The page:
A SOX amputation won't work - PointOfLaw Forum

Bob Greifeld, head of Nasdaq and self-styled "consistent supporter of the principles of Sarbanes-Oxley," now sees that something must be done about it. Writing in today's WSJ, he's worried that the burdens imposed by SOX are forcing foreign companies to leave US capital markets. His solution is to support the recommendations of the SEC's Advisory Committee on Smaller Public Companies to exempt small public firms from 404.

As I write here, this attempt at cure by amputation won't work. Congress needs to revisit, and possibly repeal, the Act. Possible spurs to action include the suit over the Constitutionality of the PCAOB and the groundswell to exempt small firms -- which the SEC may not be authorized to do.

More on this Monday at the AEI.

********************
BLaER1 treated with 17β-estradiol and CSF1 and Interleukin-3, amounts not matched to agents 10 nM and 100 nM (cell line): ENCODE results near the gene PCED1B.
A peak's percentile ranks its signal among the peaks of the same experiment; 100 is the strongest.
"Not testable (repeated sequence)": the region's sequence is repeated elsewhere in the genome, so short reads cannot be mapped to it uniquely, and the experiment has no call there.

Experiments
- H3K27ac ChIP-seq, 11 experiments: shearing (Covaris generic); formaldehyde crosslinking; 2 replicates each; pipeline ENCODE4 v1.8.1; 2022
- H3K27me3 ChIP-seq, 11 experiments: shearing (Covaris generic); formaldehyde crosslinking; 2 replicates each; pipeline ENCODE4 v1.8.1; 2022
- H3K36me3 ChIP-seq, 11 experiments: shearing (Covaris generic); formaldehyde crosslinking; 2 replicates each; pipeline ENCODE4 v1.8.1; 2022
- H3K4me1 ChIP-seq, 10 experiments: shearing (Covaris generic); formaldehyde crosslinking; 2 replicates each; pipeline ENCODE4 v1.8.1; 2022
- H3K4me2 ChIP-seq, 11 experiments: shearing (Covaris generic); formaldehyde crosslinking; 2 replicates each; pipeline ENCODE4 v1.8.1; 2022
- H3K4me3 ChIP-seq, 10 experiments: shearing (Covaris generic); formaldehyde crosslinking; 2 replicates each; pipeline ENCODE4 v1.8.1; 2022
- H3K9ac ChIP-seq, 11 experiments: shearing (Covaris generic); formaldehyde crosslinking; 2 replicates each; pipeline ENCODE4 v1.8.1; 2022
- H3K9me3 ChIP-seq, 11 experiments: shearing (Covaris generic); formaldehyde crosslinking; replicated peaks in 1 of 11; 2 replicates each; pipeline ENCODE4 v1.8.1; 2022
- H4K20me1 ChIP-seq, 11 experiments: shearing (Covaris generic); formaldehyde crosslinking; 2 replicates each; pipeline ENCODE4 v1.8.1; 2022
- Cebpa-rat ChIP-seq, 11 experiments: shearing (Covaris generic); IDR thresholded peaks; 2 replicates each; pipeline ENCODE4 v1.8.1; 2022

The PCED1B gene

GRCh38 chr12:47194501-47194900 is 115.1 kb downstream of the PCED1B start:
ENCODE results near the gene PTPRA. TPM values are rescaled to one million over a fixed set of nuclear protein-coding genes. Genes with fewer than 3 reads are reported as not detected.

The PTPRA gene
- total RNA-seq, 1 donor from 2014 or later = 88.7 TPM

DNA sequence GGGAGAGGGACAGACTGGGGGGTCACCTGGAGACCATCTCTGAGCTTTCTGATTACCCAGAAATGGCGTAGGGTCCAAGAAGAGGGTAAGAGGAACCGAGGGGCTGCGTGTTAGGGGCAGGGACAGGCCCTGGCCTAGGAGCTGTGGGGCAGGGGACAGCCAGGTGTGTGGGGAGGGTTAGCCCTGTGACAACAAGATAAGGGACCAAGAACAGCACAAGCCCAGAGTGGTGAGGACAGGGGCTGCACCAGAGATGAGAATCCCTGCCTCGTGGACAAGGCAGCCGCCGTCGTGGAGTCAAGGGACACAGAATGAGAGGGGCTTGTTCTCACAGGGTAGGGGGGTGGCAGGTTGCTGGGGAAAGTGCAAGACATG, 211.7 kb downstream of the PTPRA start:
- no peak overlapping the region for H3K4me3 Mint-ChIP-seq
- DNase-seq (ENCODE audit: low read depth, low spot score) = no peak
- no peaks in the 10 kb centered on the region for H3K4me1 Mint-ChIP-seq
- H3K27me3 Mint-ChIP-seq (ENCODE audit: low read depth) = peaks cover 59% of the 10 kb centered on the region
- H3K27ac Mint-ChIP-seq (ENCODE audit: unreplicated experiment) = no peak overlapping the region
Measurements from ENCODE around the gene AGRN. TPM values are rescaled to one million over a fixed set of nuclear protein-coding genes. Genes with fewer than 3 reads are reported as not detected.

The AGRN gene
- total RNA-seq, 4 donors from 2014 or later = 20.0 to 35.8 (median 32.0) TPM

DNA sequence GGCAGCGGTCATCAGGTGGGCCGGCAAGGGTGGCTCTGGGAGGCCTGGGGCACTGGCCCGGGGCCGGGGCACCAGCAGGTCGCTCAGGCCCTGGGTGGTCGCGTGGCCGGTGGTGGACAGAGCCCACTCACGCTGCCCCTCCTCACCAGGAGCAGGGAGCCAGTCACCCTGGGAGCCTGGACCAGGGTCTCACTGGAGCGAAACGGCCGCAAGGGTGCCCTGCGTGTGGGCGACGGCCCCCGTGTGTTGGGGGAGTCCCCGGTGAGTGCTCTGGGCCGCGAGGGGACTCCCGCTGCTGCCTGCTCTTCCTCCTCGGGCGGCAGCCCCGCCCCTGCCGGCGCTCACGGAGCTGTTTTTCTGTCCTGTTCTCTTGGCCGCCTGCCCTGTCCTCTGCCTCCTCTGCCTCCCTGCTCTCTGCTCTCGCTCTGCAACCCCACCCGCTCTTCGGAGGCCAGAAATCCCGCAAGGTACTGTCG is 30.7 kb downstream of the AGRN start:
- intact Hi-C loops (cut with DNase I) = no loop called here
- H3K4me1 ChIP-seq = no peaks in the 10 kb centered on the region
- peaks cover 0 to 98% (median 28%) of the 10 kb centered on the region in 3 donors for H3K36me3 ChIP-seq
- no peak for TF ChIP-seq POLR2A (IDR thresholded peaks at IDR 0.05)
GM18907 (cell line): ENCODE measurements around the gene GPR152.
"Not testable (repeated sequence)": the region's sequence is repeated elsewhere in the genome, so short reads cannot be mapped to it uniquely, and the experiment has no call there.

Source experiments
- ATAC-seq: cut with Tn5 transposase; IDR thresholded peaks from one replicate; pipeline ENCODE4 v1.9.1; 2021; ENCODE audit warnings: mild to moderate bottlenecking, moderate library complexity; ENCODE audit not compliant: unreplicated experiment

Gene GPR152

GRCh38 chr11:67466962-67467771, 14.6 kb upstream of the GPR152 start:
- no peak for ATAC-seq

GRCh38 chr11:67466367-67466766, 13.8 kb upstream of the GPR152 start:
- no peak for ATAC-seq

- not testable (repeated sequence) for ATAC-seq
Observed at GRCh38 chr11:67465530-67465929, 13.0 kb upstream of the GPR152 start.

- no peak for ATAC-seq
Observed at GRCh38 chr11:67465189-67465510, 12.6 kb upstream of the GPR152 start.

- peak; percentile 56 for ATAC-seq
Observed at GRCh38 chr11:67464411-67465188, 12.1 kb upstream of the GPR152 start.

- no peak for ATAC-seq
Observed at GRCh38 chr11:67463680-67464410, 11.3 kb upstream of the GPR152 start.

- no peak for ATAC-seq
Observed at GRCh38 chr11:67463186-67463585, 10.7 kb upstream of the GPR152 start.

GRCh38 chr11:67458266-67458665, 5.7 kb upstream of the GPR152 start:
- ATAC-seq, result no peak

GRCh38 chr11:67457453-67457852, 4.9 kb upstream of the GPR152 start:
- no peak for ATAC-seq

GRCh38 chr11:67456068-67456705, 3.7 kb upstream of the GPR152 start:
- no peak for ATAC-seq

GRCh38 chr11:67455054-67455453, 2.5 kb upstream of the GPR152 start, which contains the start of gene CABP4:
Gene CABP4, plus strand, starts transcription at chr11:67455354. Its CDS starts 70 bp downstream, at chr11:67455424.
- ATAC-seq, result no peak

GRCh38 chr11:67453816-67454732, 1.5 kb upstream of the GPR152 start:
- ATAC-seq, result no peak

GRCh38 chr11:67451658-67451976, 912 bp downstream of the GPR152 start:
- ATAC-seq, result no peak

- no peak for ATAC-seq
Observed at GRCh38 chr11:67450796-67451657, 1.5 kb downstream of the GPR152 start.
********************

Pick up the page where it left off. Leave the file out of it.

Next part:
Is the PCAOB constitutional? A Competitive Enterprise Institute paper by Hans Bader and John Berlau argues that this institution, established by Sarbanes-Oxley, and whose members are appointed by the SEC, violates the Appointments Clause. Donna Nagy identifies similar problems in the Notre Dame Law Review. And now the Free Enterprise Fund of the Competitive Enterprise Institute has filed a lawsuit, on behalf of an accounting firm aggrieved by PCAOB's onerous reporting requirements, arguing just that, with legal superstars Kenneth Starr, Michael Carvin, and Viet Dinh on the briefs. But because Sarbanes-Oxley has no severability provision, if the PCAOB is found unconstitutional, the whole law falls. (Kara Scannell and Brody Mullins, "Suit Seeks to Overturn Sarbanes-Oxley Law", Wall Street Journal, Feb. 8; Wall Street Journal op-ed, Feb. 8; Amy Borrus, "Who Watches Accounting's Watchdog?", Business Week, Feb. 8; complaint). Congress rejected these arguments when it drafted the law due to an analysis by Harvard Professor Elena Kagan, which does not appear to be on the web. Larry Ribstein comments, and Hans Bader himself debates the issue in the comments to this Volokh post.